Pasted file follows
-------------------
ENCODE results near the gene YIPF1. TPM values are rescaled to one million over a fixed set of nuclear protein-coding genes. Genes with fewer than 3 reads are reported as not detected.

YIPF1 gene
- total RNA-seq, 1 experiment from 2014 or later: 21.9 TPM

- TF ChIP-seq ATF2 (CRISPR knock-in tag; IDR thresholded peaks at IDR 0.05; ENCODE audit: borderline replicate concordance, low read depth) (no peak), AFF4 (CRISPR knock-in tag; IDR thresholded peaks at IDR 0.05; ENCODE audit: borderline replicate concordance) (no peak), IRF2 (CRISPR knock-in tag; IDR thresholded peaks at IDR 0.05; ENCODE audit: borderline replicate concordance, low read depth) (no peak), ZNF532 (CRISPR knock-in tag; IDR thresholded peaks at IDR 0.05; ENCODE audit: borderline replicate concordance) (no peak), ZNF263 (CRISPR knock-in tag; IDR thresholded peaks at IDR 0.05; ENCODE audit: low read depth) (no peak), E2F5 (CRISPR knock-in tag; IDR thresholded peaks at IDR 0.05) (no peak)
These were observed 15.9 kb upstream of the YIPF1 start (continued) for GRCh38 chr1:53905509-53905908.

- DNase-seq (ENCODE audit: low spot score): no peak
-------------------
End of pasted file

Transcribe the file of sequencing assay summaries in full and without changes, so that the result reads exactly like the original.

ENCODE results near the gene YIPF1. TPM values are rescaled to one million over a fixed set of nuclear protein-coding genes. Genes with fewer than 3 reads are reported as not detected.

YIPF1 gene
- total RNA-seq, 1 experiment from 2014 or later: 21.9 TPM

- TF ChIP-seq ATF2 (CRISPR knock-in tag; IDR thresholded peaks at IDR 0.05; ENCODE audit: borderline replicate concordance, low read depth) (no peak), AFF4 (CRISPR knock-in tag; IDR thresholded peaks at IDR 0.05; ENCODE audit: borderline replicate concordance) (no peak), IRF2 (CRISPR knock-in tag; IDR thresholded peaks at IDR 0.05; ENCODE audit: borderline replicate concordance, low read depth) (no peak), ZNF532 (CRISPR knock-in tag; IDR thresholded peaks at IDR 0.05; ENCODE audit: borderline replicate concordance) (no peak), ZNF263 (CRISPR knock-in tag; IDR thresholded peaks at IDR 0.05; ENCODE audit: low read depth) (no peak), E2F5 (CRISPR knock-in tag; IDR thresholded peaks at IDR 0.05) (no peak)
These were observed 15.9 kb upstream of the YIPF1 start (continued) for GRCh38 chr1:53905509-53905908.

- DNase-seq (ENCODE audit: low spot score): no peak